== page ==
General Question

ronski's avatar

Do you think it's a good idea or a bad idea to get an outside perspective on problems you have in your relationships?

Asked by ronski (737points) December 26th, 2008

Some people never talk about their personal problems, while other people can’t stop talking about them. What do you do? Do you find that an outside perspective can be helpful or more damaging to your relationships?

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17 Answers

Jack79's avatar

Yes, an outside perspective is always good. The question is whether you actually follow the advice (most normal people don’t).

Darwin's avatar

Even if you don’t follow the advice given, it can be helpful to see how others view your relationship.

cdwccrn's avatar

I am careful not to discuss my husband in an unflattering manner to others. If I am that concerned about an issue in our relationship, I should be talking to him about it.

TheHaight's avatar

There are certain people you feel comfortable with pouring your feelings out and there are others that aren’t the right people. I tend to ask for advice from friends that are open-minded and not as biased.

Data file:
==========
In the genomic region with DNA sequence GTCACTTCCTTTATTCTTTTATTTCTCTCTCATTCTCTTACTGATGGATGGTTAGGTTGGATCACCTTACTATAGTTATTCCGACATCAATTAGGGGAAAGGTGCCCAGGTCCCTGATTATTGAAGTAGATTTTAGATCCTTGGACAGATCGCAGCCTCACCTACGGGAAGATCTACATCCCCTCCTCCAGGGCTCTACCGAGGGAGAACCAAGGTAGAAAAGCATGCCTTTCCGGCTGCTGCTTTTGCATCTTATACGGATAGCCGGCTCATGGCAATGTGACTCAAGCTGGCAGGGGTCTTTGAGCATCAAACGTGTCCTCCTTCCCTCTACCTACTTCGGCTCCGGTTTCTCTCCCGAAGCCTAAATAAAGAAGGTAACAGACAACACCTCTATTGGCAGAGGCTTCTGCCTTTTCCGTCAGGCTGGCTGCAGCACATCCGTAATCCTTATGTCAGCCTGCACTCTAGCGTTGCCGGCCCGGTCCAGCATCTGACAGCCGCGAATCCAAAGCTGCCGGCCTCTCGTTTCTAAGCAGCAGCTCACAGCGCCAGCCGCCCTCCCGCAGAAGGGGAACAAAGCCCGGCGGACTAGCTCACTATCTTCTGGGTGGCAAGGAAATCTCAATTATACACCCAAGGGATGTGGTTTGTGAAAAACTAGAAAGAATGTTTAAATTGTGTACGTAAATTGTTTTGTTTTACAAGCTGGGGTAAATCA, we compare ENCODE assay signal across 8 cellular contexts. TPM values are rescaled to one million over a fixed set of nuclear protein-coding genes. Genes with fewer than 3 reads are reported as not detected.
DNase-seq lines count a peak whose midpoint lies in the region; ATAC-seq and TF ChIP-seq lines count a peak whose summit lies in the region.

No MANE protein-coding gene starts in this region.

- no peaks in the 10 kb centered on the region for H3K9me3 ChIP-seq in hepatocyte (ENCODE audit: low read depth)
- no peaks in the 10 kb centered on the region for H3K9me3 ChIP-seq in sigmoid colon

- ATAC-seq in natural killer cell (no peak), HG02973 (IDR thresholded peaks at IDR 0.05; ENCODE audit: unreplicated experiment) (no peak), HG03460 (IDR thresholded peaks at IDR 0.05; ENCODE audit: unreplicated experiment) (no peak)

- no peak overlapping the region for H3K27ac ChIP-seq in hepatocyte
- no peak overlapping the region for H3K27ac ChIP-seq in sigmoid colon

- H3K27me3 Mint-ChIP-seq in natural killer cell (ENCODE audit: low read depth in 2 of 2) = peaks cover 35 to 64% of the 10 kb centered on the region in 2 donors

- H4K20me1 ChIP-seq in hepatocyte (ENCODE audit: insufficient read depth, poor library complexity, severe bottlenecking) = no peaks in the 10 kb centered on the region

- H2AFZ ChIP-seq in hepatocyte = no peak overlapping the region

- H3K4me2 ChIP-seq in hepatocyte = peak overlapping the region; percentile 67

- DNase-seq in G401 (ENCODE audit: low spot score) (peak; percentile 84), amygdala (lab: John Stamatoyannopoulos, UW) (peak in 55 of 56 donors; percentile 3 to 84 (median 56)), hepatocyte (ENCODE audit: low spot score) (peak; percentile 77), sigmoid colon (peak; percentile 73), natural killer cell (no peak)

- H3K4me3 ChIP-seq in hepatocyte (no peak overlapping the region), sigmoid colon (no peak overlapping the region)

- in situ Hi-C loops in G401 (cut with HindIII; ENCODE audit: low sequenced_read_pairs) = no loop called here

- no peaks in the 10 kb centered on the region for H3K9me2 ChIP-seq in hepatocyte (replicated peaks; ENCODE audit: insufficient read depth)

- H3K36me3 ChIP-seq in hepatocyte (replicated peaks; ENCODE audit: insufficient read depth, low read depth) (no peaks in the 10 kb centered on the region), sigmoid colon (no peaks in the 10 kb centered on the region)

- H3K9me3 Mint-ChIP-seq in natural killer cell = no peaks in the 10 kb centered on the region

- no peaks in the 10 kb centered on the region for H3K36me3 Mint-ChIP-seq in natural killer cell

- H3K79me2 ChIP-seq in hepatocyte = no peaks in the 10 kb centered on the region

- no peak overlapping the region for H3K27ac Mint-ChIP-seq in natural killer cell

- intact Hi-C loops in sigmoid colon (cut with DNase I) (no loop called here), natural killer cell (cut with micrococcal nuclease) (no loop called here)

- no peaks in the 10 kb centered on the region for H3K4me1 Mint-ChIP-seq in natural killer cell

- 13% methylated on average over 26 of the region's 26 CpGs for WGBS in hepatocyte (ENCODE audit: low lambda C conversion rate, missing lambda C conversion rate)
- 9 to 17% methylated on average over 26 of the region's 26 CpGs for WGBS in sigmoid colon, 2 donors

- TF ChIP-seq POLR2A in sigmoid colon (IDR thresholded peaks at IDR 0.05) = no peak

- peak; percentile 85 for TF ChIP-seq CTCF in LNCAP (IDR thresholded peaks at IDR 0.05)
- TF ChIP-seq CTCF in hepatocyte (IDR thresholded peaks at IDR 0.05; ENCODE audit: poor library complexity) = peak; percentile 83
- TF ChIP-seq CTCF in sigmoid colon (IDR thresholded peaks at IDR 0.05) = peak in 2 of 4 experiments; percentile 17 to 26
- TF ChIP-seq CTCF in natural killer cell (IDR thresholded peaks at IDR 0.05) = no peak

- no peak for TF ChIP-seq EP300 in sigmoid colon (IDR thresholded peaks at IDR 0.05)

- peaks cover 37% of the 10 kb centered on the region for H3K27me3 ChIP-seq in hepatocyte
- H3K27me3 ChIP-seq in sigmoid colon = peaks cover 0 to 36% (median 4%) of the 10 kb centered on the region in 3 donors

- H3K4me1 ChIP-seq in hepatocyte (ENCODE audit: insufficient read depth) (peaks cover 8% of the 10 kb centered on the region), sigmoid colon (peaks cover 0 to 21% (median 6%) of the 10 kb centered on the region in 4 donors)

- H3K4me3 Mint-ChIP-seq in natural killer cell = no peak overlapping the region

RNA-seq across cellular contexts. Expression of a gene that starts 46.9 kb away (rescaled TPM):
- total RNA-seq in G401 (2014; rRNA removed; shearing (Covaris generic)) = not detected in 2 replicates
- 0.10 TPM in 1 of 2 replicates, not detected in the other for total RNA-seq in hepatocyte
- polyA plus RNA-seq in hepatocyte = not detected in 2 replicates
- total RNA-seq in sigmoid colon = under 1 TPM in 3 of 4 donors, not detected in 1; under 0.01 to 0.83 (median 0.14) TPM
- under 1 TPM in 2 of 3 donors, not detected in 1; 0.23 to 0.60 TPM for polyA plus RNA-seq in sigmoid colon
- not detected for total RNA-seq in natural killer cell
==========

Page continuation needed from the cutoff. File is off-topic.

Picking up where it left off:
I agree with Cdw. I can’t stand It when friends and co-workers constantly talk down on significant others..

CAQUE's avatar

the quality of our relationships reflect on our personal image and greatness. Complaining about the partner or mate we have chosen weakens our character and makes us the victim of our own actions. It says we are not capable of good judgment, or managing the storms, and their will be many. People change and sometimes they disappointment us, why, maybe our expectations were unrealistic, or we were hoping for instant change. If you are having problems in your relationship and you can’t seem to solve it amongst yourselves then you should find a third party, that is neutral, a marriage consultant or an expert in relationship issues that can help you see both sides of the coin. Unfortunately our emotions will rarely allow us to see more than one side of the coin.